logoAbout Masterful Life-Performance

The intent of Masterful Life-Performance is to empower people to experience peak performance in any chosen area of their lives, and to experience increased technical excellence, social contribution, and inner well-being. It works on the principle that all our behaviors, as well as our thought processes, can be conceptualized as performances, and as such are highly responsive to that ever-present “inner audience” which we associate with any particular performance activity.

ML-P holds that the “inner audience” can be consciously chosen, and that the constellation of attitudes associated with our “inner audience” is a primary determiner of the quality and the joy experienced as we perform.¬† Also ML-P holds that the social intent of our performance, the degree to which we intend to give to others, is a primary determiner of the quality and joy of our performance as well. When our inner audience is encouraging, our social intent is to give, and our technical skills and resources are functional, we tend to invite, and may even experience, peak performance.

Specific performance examples of Ron’s one-on-one work include:

Helped an audition finalist for the New York Philharmonic achieve “the best audition” of his life.

Helped an outstanding medical school student who was experiencing poor performance in his last year of med school, and was on the verge of dropping out, to regain his focus and love for emergency medicine and achieve “the best final exams” of his life as well as go on to a “choice” internship residency.

Helped a talented amateur golfer to lower his “scoring average” significantly.

Generalized life performance one-on-one examples include:

Helped a young husband/father shift out of a state of complete despair, being on the verge of losing his job, his marriage, and his children, to regain a sense of hope for his future.

Helped an adult grad student build self worth, social confidence and general life optimism. Her comments to him were: “This has been more helpful than anything I learned in my expensive grad school counseling program.” “When I presented this model to my classmates they began to treat each other in ways that transformed the class into a mutually helpful learning community.”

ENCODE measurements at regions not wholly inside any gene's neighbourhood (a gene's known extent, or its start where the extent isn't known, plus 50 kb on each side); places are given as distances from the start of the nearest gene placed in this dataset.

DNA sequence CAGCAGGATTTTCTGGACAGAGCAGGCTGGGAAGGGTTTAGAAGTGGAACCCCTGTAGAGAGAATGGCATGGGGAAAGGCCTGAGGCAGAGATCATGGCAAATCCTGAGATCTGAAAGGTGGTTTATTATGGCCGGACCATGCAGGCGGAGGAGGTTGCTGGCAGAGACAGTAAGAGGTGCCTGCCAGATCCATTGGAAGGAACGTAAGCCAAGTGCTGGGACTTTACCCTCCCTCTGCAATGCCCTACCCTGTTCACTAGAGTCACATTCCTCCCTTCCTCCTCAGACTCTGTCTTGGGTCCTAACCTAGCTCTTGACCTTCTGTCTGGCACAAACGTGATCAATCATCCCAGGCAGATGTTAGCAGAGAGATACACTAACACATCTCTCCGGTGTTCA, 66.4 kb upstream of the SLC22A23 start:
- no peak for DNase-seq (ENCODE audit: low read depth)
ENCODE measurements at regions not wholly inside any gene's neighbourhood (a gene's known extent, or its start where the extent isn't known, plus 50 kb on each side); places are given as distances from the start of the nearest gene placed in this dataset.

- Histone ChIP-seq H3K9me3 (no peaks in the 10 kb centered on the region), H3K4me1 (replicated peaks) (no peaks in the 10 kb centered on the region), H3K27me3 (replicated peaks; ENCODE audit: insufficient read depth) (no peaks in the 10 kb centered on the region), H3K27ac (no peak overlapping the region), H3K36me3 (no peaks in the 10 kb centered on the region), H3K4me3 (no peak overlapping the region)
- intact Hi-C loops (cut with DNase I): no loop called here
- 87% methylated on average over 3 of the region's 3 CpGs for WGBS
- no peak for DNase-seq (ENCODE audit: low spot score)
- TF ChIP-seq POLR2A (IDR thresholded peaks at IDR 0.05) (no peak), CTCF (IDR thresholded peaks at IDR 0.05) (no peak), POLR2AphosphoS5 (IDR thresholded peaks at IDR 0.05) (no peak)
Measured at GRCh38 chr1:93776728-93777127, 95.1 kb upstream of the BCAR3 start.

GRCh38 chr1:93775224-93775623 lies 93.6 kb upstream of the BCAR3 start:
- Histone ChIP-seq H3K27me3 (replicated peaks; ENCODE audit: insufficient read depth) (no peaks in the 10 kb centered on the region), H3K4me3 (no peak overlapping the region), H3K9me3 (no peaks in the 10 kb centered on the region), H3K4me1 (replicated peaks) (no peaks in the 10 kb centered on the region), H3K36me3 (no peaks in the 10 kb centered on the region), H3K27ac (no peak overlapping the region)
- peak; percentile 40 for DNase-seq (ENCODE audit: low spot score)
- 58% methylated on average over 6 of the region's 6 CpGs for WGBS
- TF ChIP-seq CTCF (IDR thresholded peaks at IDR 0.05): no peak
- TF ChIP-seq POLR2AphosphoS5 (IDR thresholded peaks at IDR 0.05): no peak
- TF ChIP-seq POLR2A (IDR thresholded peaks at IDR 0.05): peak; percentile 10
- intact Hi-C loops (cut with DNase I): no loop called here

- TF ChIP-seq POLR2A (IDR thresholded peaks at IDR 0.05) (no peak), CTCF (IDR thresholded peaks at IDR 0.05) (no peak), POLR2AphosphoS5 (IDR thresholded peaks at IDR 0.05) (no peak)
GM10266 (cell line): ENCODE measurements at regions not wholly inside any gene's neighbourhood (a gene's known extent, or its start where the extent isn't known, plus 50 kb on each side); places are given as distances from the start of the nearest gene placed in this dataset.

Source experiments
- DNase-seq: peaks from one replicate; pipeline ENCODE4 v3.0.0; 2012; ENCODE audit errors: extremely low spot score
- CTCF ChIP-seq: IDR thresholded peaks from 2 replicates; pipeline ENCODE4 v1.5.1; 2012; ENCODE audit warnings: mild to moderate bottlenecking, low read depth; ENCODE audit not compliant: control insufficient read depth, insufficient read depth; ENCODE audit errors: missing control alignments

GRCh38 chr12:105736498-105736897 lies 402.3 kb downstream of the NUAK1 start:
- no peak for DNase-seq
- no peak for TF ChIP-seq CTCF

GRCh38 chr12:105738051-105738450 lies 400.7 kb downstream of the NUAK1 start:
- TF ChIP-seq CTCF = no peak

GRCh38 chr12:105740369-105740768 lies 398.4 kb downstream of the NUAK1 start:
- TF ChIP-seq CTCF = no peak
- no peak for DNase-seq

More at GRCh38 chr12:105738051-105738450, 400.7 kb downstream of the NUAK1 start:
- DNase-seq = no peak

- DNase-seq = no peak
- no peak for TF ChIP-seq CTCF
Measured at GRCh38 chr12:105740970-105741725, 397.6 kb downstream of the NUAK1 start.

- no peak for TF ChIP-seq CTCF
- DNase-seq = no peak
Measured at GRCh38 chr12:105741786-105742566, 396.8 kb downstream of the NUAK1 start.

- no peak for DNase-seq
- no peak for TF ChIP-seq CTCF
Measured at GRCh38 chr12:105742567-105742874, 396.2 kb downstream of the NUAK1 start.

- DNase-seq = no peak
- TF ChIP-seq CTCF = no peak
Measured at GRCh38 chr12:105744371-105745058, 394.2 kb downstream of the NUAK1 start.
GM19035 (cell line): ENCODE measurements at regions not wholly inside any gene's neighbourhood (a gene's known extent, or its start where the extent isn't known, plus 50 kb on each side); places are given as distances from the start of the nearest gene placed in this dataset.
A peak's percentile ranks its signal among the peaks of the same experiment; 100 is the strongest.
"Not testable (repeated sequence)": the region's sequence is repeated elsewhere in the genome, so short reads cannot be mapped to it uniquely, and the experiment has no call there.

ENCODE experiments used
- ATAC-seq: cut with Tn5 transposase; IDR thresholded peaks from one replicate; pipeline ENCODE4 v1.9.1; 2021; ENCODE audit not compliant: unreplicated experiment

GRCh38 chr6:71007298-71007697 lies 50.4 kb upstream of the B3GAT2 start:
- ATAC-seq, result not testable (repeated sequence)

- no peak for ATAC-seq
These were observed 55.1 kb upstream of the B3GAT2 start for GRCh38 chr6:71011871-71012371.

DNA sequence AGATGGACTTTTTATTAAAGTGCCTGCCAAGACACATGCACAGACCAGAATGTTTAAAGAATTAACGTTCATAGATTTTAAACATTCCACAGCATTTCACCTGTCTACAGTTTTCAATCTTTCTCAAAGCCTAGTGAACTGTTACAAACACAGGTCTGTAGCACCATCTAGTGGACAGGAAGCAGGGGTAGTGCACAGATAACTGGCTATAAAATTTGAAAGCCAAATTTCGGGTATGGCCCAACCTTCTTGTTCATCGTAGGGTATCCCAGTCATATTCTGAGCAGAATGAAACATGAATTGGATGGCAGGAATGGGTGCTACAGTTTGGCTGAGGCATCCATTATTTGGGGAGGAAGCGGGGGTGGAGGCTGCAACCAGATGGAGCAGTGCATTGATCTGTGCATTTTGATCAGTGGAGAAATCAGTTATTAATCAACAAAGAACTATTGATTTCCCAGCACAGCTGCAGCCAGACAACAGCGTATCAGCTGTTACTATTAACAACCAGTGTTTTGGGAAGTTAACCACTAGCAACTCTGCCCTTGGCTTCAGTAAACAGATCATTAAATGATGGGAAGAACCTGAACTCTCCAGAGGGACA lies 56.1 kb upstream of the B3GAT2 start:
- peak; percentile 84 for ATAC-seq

Helped a clergy person focus on the helpful and loving messages that are at the heart of her faith, rather than the punitive fear based behaviors of her colleagues.

His group presentations include:

Presented at the State of Vermont Department of Education Arts Assessment Institute showing how Masterful Life-Performance could be used to facilitate student/teacher creativity, and how its principles could be included in the arts assessment process.

Guest speaker before the Music Performance Department, St. Olaf  College, Northfield, Minnesota, showing how ML-P could be used to facilitate excellence in music performance.

Guest speaker before various performing arts, religious, athletic and civic service organizations.

How it started:

Initially Masterful Life-Performance took its form from Ron’s focused search to improve his own performance as a classical solo and symphonic trumpeter. His early training concentrated solely on developing excellence in trumpet technique. As a student at the Juilliard School, and later as a professional with the National Symphony, he encountered performance situations which were technically easy and emotionally difficult. His early technique-only paradigm failed and he began a more expanded inquiry. Using his performance experience as a major symphony trumpeter, the analytical thinking of his engineering training, the insight of his counseling psychology training and practice, and the intuition of his personal spirituality, he began formalizing the process that presently he calls Masterful Life-Performance. It has proven to be helpful in facilitating peak performance and joy in him and in others.

The most common feedback is that it is simple enough to be useful, unique in its organization and profound enough to truly invite freedom of choice and personal expression. A common comment is: “I wish I had known about this a long time ago.”
Ron’s response to this is: “Me too.”